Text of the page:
Conservation through Research, Awareness and Education

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Mystery of the Mantas in the Seychelles

Grace fills in the record log after our first manta ray is tagged around the beautiful island of D'Arros in the Seychelles.

Imagine a beautiful coral island surrounded by a deep blue ocean with an unbroken horizon for as far as the eye can see. Add in a huge abundance of diverse marine life from sea turtles, sharks and manta rays that cruise the shallow reefs, to dolphins, tuna and sailfish that inhabit the deep water beyond the drop-off. This is the Seychellois island of D’Arros, and the home of a new Manta Trust project lead by Grace Phillips…

Working in collaboration with D’Arros Research Centre and the Save Our Seas Foundation, we are collecting important data on the population demographics and movements of the manta rays which inhabit the waters of this island nation in the middle of the Indian Ocean.  And it is very exciting to be the Manta Trust project leader for this new site! The potential for different angles of research with the rays here are plentiful, and I believe we are in for some interesting and busy years ahead.

A small juvenile male Reef Manta Ray (Manta alfredi), feeds hungrily in the shallow lagoonal waters of D'Arros Island just a few hours after being tagged.

As soon as Guy Stevens, the Manta Trust Founder and Chief Executive, and I arrived on the island last week, we wasted no time in setting up acoustic tags, getting all the equipment in order, and heading out on the boat to meet the D’Arros mantas……and what beautiful mantas they are!  Just to make life easy for us, a small group of juveniles seem to enjoy hanging around just off the island’s beach, feeding on the rich planktonic soup which gets washed into the shallow waters by strong currents which sweep around the island. We have several plans in store for the mantas on this trip; to conduct daily manta surveys around the island, to tag a selection with acoustic tags, to get as many ID shots as possible, and to install 9 acoustic receivers at locations on the other islands in the Amirantes chain. There is already an array of 51 acoustic receivers in place around the island of D’Arros and the neighbouring St Joseph’s Atoll, which is fantastic and will hopefully return us some very interesting data on the movements of the manta rays which we tag during this trip, and future trips.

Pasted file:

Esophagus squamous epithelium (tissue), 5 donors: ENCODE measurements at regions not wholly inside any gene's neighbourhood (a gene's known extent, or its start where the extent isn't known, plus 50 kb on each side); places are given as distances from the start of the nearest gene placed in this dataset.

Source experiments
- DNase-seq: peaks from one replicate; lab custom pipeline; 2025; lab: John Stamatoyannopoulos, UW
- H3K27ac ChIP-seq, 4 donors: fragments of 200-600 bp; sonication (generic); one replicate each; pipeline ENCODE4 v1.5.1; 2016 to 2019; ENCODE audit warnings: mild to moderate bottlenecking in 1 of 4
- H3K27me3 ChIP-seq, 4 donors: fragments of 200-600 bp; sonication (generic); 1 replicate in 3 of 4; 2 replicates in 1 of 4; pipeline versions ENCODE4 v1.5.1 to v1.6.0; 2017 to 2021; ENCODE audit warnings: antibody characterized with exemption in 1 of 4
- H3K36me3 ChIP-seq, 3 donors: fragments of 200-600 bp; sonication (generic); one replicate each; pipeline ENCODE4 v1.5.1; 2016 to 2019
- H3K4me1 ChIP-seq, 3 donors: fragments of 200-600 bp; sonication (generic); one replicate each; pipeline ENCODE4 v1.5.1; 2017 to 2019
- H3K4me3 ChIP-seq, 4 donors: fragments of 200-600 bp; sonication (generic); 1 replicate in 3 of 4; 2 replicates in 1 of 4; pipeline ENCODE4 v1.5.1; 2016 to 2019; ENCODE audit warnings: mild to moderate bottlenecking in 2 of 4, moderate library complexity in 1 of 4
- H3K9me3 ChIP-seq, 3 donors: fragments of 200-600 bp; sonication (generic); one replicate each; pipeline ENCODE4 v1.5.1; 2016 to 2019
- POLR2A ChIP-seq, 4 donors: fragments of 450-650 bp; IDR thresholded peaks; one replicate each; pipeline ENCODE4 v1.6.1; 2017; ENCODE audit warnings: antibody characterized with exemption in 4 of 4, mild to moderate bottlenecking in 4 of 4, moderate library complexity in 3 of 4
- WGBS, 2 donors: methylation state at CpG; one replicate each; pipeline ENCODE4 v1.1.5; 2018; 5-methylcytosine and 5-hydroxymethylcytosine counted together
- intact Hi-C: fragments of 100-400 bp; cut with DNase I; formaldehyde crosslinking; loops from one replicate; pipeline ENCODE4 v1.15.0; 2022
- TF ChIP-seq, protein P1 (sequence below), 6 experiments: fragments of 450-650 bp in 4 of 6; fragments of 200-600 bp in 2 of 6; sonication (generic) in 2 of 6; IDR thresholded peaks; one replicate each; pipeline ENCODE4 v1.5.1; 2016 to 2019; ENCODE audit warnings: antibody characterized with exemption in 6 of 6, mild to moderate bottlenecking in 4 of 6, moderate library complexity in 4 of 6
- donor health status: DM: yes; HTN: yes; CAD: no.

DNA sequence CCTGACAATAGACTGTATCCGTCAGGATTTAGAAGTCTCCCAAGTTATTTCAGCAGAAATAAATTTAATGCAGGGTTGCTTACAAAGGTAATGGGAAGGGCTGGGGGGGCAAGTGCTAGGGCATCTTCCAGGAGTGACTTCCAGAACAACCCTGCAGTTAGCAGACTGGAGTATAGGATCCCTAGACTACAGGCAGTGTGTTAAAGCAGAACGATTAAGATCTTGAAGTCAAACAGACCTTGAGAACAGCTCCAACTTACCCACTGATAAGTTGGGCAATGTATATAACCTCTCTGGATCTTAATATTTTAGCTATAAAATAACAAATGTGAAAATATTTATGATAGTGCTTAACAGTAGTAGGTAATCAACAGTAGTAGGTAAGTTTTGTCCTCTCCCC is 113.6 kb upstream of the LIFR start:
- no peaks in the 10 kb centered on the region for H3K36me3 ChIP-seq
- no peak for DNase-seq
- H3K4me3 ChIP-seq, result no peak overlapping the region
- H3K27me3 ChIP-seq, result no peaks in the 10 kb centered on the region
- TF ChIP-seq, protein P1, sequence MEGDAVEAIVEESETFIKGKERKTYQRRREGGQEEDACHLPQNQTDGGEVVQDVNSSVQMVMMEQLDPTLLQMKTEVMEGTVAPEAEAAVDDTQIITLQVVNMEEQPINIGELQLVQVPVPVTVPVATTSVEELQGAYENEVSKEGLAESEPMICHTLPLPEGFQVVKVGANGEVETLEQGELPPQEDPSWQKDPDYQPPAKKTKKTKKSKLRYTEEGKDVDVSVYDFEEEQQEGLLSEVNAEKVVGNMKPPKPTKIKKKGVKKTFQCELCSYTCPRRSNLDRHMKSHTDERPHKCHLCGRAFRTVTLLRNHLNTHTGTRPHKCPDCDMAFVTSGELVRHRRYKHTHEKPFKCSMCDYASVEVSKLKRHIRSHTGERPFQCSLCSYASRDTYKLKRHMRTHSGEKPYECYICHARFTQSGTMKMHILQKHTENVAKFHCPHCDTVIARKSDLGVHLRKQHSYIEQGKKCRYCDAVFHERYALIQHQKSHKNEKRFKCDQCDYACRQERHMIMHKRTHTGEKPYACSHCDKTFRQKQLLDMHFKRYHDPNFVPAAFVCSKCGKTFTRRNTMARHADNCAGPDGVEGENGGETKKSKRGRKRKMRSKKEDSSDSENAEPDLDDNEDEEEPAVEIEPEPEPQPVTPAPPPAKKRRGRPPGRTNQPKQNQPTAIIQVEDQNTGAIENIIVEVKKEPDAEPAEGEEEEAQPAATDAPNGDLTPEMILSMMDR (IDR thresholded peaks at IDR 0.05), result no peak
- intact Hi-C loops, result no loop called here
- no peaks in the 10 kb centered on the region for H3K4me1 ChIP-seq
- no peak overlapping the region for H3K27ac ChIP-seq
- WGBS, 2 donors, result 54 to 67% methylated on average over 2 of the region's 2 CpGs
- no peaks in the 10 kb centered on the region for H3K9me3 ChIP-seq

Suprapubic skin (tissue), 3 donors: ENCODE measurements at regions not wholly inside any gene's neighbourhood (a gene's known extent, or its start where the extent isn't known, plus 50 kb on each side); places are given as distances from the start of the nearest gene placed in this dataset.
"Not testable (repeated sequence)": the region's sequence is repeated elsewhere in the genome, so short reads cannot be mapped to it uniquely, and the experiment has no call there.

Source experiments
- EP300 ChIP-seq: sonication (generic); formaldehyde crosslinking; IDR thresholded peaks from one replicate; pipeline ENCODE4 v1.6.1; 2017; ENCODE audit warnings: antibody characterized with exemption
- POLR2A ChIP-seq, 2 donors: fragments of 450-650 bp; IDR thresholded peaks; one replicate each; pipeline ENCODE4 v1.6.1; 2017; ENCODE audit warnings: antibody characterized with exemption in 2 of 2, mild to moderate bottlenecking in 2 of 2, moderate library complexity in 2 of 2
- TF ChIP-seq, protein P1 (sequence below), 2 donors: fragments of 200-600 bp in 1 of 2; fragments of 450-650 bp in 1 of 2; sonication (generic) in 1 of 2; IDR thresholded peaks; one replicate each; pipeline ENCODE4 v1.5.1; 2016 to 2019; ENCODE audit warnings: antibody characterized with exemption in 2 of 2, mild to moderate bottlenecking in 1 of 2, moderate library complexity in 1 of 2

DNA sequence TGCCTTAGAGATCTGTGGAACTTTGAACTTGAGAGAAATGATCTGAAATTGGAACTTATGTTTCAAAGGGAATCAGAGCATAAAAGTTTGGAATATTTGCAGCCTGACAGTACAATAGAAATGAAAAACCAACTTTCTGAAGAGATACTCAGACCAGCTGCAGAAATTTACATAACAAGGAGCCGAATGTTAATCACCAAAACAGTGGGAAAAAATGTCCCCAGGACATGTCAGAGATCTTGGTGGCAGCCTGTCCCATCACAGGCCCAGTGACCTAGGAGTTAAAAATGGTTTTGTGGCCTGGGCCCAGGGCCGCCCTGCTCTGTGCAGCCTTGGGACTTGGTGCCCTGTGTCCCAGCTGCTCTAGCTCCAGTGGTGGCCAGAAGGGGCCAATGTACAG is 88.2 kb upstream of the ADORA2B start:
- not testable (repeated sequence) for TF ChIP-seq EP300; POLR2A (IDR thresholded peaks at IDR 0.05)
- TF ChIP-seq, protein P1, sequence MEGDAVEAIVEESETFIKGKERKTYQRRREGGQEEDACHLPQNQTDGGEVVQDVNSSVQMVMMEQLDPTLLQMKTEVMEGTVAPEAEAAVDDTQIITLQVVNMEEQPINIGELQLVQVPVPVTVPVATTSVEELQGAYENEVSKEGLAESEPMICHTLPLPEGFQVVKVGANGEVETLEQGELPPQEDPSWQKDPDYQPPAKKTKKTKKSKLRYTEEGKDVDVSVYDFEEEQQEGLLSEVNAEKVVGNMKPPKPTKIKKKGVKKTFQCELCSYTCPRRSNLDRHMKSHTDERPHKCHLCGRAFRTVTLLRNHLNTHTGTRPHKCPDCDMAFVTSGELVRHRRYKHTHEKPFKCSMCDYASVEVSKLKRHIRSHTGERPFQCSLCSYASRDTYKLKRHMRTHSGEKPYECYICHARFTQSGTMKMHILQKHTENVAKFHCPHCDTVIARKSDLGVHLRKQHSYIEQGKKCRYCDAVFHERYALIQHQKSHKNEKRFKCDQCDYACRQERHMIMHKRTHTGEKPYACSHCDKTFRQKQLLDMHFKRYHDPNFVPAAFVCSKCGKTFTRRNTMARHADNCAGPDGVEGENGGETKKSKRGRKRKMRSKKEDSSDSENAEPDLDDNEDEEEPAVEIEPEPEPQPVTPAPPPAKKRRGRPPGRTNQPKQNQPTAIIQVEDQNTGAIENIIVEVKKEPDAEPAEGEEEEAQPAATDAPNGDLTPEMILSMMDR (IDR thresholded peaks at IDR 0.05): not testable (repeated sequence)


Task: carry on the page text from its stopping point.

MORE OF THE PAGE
Grace and Chris (Lab Manager at D'Arros Research Centre) onboard our research boat, affectionately named 'Creature'.

We have already tagged 3 mantas which are now sending out acoustic pings to the established array of receivers, allowing us to track their movements around the island and atoll and gain an insight into the life of the D’Arros mantas! Interestingly, so far this trip we have only seen juvenile rays and from repeated visual sightings these little guys appear to be sticking around, at least for the short-term. This already raises some interesting questions; where are the adult mantas? Are they just hanging out in the deeper water or do they visit the island during certain months only? And when will the juveniles begin to venture further afield? These questions, and many others, we hope to answer over the next few years as we tag more individuals with acoustic and satellite tags and our data starts to flow in. So keep checking back to the project page to stay up to date on our little juvenile manta rays!

To learn more about our work in the Seychelles check out the project page in the ‘In the Field’ section.

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